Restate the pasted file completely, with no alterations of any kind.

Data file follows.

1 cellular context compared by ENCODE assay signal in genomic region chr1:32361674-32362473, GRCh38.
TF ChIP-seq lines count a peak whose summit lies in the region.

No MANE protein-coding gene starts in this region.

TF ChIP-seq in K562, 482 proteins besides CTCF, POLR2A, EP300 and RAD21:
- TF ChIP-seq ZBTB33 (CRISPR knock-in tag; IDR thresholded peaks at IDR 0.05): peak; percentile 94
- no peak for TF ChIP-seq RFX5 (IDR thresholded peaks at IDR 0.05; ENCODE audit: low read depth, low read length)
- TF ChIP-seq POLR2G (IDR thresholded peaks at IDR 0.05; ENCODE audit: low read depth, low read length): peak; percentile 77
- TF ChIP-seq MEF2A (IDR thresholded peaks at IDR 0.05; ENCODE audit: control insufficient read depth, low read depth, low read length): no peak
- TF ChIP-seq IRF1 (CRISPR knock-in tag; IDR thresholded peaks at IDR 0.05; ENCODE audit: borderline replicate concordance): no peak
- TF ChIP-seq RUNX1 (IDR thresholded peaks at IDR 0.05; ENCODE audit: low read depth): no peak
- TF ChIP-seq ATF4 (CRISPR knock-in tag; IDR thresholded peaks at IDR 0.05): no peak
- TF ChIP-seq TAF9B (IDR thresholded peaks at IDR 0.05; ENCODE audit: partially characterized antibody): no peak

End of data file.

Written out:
1 cellular context compared by ENCODE assay signal in genomic region chr1:32361674-32362473, GRCh38.
TF ChIP-seq lines count a peak whose summit lies in the region.

No MANE protein-coding gene starts in this region.

TF ChIP-seq in K562, 482 proteins besides CTCF, POLR2A, EP300 and RAD21:
- TF ChIP-seq ZBTB33 (CRISPR knock-in tag; IDR thresholded peaks at IDR 0.05): peak; percentile 94
- no peak for TF ChIP-seq RFX5 (IDR thresholded peaks at IDR 0.05; ENCODE audit: low read depth, low read length)
- TF ChIP-seq POLR2G (IDR thresholded peaks at IDR 0.05; ENCODE audit: low read depth, low read length): peak; percentile 77
- TF ChIP-seq MEF2A (IDR thresholded peaks at IDR 0.05; ENCODE audit: control insufficient read depth, low read depth, low read length): no peak
- TF ChIP-seq IRF1 (CRISPR knock-in tag; IDR thresholded peaks at IDR 0.05; ENCODE audit: borderline replicate concordance): no peak
- TF ChIP-seq RUNX1 (IDR thresholded peaks at IDR 0.05; ENCODE audit: low read depth): no peak
- TF ChIP-seq ATF4 (CRISPR knock-in tag; IDR thresholded peaks at IDR 0.05): no peak
- TF ChIP-seq TAF9B (IDR thresholded peaks at IDR 0.05; ENCODE audit: partially characterized antibody): no peak